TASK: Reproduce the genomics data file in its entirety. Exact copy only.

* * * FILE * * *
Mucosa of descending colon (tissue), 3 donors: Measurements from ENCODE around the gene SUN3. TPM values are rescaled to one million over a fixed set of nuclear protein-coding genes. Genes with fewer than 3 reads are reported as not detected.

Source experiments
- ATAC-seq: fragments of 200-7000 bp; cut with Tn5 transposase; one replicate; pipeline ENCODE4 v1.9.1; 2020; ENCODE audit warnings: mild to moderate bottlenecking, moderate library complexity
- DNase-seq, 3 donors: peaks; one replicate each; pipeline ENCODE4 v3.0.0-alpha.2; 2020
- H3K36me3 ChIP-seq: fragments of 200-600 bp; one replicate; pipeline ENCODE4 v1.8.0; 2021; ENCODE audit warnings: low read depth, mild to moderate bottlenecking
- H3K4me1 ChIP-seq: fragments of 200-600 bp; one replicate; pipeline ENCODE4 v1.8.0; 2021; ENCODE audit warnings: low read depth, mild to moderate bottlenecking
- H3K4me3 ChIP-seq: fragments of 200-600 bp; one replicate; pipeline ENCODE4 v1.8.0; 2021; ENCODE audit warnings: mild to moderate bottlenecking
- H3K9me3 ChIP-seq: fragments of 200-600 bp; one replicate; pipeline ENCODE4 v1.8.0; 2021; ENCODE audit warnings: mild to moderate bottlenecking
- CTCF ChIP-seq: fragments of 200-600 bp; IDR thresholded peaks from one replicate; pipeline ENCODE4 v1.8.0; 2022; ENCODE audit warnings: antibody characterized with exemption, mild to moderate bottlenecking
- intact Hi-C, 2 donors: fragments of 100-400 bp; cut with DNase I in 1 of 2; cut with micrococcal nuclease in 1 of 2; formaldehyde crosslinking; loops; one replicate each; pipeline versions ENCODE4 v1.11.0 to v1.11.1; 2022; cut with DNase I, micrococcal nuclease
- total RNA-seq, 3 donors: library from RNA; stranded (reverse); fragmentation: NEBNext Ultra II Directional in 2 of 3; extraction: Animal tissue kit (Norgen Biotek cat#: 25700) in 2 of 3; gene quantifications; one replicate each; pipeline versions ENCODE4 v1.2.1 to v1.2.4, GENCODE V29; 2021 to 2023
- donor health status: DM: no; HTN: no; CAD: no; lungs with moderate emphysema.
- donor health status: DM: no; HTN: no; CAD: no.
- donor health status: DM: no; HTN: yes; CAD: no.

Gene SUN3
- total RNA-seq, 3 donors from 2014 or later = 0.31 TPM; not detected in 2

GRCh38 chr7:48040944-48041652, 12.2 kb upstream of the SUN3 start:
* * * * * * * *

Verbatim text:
Mucosa of descending colon (tissue), 3 donors: Measurements from ENCODE around the gene SUN3. TPM values are rescaled to one million over a fixed set of nuclear protein-coding genes. Genes with fewer than 3 reads are reported as not detected.

Source experiments
- ATAC-seq: fragments of 200-7000 bp; cut with Tn5 transposase; one replicate; pipeline ENCODE4 v1.9.1; 2020; ENCODE audit warnings: mild to moderate bottlenecking, moderate library complexity
- DNase-seq, 3 donors: peaks; one replicate each; pipeline ENCODE4 v3.0.0-alpha.2; 2020
- H3K36me3 ChIP-seq: fragments of 200-600 bp; one replicate; pipeline ENCODE4 v1.8.0; 2021; ENCODE audit warnings: low read depth, mild to moderate bottlenecking
- H3K4me1 ChIP-seq: fragments of 200-600 bp; one replicate; pipeline ENCODE4 v1.8.0; 2021; ENCODE audit warnings: low read depth, mild to moderate bottlenecking
- H3K4me3 ChIP-seq: fragments of 200-600 bp; one replicate; pipeline ENCODE4 v1.8.0; 2021; ENCODE audit warnings: mild to moderate bottlenecking
- H3K9me3 ChIP-seq: fragments of 200-600 bp; one replicate; pipeline ENCODE4 v1.8.0; 2021; ENCODE audit warnings: mild to moderate bottlenecking
- CTCF ChIP-seq: fragments of 200-600 bp; IDR thresholded peaks from one replicate; pipeline ENCODE4 v1.8.0; 2022; ENCODE audit warnings: antibody characterized with exemption, mild to moderate bottlenecking
- intact Hi-C, 2 donors: fragments of 100-400 bp; cut with DNase I in 1 of 2; cut with micrococcal nuclease in 1 of 2; formaldehyde crosslinking; loops; one replicate each; pipeline versions ENCODE4 v1.11.0 to v1.11.1; 2022; cut with DNase I, micrococcal nuclease
- total RNA-seq, 3 donors: library from RNA; stranded (reverse); fragmentation: NEBNext Ultra II Directional in 2 of 3; extraction: Animal tissue kit (Norgen Biotek cat#: 25700) in 2 of 3; gene quantifications; one replicate each; pipeline versions ENCODE4 v1.2.1 to v1.2.4, GENCODE V29; 2021 to 2023
- donor health status: DM: no; HTN: no; CAD: no; lungs with moderate emphysema.
- donor health status: DM: no; HTN: no; CAD: no.
- donor health status: DM: no; HTN: yes; CAD: no.

Gene SUN3
- total RNA-seq, 3 donors from 2014 or later = 0.31 TPM; not detected in 2

GRCh38 chr7:48040944-48041652, 12.2 kb upstream of the SUN3 start: